In light of the recent fires that are threatening homes across California, it is especially crucial to assess your plan in the event of a wildfire. For many areas in California, wildfire “season” lingers year-round. As noted by Nationwide Private Client in a spotlight on exposures, 9,000 wildfires burned 1.2 million acres of land and 10,800 structures in California in 2017, lighting up the most catastrophic year on record for the state.
Some of us remember when phones didn’t have screens and FaceTime meant, well, face time. Others of us are old enough to remember when our phone’s handset was connected to a long, curly cord and you could only walk a few steps before you had to make your way back to your desk. And the rest of us, though we might not want to admit it, remember moving a dial around with our index finger and waiting for the operator to connect us to the other party.
With the passage of time, technology builds on itself, shifting our perceptions, how we do business, and how we communicate with our employees.
According to the Society for Human Resource Management, for the first time in American history, there are five different generations found in the workplace. This poses a unique challenge for today’s employers. How do we effectively meet the communication styles of each generation? You can— and should—leverage technology to communicate across your multi-generational team.
To assist you in determining how to best adapt your communication strategy for your diverse workforce, let’s take a look at each generation, their comfort-level with technology, and their preferred methods of communication.
Topics: Employee Benefits
The state-of-pay in the life sciences industry continues to be strong – very strong.
According to the latest State-Of-Pay Reports from Marsh McLennan Agency (MMA), compensation for CEOs, Chief Financial Officers, General Counsels and board directors is at an all-time high.
How do you recruit, retain and motivate top-performing employees in California’s tight labor market?
Faced with stiffer competition for talent, a growing number of employers are adopting a “total rewards” approach to pay that manages compensation, benefits and retirement as a single, integrated program.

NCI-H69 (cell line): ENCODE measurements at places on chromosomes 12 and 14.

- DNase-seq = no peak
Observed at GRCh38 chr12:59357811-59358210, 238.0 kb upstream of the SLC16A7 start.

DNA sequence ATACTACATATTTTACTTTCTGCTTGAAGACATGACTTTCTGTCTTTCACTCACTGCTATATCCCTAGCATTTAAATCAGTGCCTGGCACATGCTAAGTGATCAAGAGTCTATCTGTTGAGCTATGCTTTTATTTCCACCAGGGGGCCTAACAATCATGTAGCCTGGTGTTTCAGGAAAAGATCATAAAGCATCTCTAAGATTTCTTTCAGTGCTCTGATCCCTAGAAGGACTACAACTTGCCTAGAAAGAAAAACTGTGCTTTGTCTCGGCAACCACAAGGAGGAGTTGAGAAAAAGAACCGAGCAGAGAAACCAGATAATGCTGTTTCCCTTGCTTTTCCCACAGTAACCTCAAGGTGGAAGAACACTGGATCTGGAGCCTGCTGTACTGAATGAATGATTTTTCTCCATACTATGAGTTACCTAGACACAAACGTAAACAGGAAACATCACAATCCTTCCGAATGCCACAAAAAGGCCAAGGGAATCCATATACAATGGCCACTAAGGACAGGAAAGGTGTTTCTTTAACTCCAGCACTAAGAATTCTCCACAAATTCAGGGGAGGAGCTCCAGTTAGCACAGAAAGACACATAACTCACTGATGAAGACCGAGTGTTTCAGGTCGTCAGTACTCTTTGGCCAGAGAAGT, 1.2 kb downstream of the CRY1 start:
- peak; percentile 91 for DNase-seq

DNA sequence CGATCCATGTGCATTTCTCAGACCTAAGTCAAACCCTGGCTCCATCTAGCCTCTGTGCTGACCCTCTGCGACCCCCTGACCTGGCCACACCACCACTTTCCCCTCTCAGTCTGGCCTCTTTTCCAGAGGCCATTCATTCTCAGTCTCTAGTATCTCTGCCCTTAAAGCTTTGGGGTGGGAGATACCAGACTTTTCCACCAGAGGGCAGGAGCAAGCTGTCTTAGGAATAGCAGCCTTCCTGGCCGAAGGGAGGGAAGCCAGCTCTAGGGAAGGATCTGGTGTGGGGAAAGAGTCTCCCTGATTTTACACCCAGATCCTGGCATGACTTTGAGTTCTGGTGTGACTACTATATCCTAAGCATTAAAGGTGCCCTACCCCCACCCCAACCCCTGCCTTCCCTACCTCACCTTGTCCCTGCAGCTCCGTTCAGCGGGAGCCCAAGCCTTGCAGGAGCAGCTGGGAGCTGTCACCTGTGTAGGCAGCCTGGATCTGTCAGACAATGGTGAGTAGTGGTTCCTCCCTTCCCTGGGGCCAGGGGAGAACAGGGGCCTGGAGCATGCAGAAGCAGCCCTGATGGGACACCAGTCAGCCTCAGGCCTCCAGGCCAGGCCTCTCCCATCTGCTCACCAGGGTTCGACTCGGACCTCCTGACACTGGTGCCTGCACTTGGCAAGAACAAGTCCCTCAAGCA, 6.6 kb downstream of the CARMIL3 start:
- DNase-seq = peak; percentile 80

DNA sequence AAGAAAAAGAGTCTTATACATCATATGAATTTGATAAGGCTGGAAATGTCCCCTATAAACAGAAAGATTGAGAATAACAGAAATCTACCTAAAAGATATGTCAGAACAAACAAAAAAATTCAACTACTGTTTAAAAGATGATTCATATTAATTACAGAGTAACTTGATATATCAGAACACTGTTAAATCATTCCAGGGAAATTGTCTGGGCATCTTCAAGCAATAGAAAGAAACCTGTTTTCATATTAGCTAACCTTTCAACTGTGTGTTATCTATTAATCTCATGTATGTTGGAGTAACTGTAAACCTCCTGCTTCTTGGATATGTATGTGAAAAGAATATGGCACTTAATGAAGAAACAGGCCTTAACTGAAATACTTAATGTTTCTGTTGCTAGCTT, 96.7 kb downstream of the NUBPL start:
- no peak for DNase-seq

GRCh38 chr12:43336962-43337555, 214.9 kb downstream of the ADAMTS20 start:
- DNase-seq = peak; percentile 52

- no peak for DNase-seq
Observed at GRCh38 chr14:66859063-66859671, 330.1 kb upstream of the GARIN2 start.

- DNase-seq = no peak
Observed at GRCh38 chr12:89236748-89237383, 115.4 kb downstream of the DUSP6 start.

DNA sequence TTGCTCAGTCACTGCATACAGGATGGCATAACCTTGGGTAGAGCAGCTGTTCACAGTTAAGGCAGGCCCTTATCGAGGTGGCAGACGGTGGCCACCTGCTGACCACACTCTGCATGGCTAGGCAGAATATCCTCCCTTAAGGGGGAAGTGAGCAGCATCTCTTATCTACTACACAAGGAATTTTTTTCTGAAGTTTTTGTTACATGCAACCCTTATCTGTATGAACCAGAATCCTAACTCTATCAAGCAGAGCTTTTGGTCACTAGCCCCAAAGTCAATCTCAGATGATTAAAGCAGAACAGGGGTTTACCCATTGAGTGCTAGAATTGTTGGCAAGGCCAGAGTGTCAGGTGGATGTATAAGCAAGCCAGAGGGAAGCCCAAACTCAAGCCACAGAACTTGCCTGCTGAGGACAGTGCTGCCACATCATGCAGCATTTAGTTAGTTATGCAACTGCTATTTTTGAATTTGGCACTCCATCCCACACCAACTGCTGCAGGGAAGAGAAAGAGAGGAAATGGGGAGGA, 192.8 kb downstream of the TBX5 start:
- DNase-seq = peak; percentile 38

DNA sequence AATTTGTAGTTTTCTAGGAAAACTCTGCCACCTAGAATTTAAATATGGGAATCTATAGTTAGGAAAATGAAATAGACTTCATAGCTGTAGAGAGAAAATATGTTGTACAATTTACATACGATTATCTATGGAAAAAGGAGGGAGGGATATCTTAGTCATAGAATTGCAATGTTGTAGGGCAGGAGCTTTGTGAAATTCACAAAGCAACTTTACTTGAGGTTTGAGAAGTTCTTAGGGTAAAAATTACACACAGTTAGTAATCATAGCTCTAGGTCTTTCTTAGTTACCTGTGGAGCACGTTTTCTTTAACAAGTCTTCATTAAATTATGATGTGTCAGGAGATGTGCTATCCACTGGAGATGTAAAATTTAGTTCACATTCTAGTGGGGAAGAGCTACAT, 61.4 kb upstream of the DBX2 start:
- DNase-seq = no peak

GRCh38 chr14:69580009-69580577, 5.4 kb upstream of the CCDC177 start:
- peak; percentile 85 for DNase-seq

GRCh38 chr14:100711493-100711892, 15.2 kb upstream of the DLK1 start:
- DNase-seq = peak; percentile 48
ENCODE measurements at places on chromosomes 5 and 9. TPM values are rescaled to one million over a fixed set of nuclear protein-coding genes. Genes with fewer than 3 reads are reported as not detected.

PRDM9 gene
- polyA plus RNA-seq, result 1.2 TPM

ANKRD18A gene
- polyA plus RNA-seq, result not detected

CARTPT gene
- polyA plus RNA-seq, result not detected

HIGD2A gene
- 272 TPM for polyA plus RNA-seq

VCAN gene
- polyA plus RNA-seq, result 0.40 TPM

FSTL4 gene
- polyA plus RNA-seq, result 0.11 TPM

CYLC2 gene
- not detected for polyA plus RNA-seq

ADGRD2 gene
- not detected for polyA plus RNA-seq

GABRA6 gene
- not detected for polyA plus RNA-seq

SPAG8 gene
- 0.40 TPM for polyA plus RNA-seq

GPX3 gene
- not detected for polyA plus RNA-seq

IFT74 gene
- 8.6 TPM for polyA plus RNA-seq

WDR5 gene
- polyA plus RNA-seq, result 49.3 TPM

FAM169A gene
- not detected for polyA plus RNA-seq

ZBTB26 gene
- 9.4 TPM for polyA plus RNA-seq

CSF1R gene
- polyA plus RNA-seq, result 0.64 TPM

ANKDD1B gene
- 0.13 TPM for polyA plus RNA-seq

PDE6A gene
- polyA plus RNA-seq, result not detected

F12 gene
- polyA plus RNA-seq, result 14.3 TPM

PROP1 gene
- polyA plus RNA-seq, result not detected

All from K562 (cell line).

The holistic approach of a total rewards strategy breaks down the silos typical in many HR departments. With closer coordination between different HR disciplines, companies can create compelling pay strategies that differentiate themselves in the marketplace. At the same time, HR leaders can address the concerns of Chief Financial Officers, who increasingly want data to justify compensation.
A total rewards strategy makes sense given the three challenges facing employers in the most competitive labor market in nearly a decade.
First, California, like other states, has adopted pay equity laws. Those laws should bring greater equity to the workplace over time, but most immediately, they will impact existing pay structures and go-to-market strategies.
You remember the story of The Tortoise and the Hare. The moral of Aesop’s fable was that slow and steady wins the race. But the truth is, today you have to be fast and steady. You have to be the tortoise AND the hare, not one or the other. Yes, you have to get your idea to market quickly. But you also have to be steady and focused when it comes to protecting your intellectual property (IP).
So what can you do? What are the best practices to protect intellectual property without slowing the development of your idea?
You might be in a hurry but it’s worth it to walk through some basic steps. After all, intellectual property is the core of your business and keeping IP safe from external threats and internal prying eyes is essential to the security of your business.
THREATS FROM OUTSIDE
To protect your IP from outside threats, here are some best practices to put into play:
It’s all hands on deck at this year’s 9th annual Rock the Foundation (RTF) benefit concert at the Del Mar fairgrounds! Get ready for a nautical night as we honor five San Diego non-profits: Casa De Amparo , Emilio Nares Foundation, The Jacobs & Cushman San Diego Food Bank, Rob Machado Foundation , and Support the Enlisted Project .
MMA loves to give back to the community, and we are so glad we have the support of our colleagues, business partners, clients, family, and friends to help us do just that. Never been to RTF or just want to know what’s in store this year?
This article was first published in San Francisco Business Times.
Professional Employer Organizations (PEOs), which provide outsourced HR services such as payroll, benefits, workers’ compensation and 401(K) administration, can be a terrific option for smaller companies without an in-house Human Resources team. But how do you know whether you’ve outgrown that solution?
For high-growth companies, it’s a critical question. Many firms often stay too long with a PEO when an in-house HR team supported by a full-service business insurance broker can provide more services and ultimately achieve the intended goal: attracting and retaining a high-quality, diverse workforce.
Why Leave a PEO?
As companies grow, their needs change.
To compete in today’s full-employment economy, organizations need a cost-effective HR program customized to their specific needs. Tech companies often have different HR and benefits requirements than life science companies. Likewise, manufacturing firms and nonprofits often require different strategies to compete and win.
Each year, the Barney & Barney Foundation raises funds for local nonprofits through three signature events: Rock the Foundation, Orange County Golf Classic, and Bay Area Golf Classic. This year, colleagues participated in volunteer opportunities with Rob Machado Foundation and Casa de Amparo in San Diego, Orangewood Foundation and Ronald McDonald House in Orange County, and Shelter Inc. in the Bay Area, and gained a greater understanding of how to better serve the communities around us.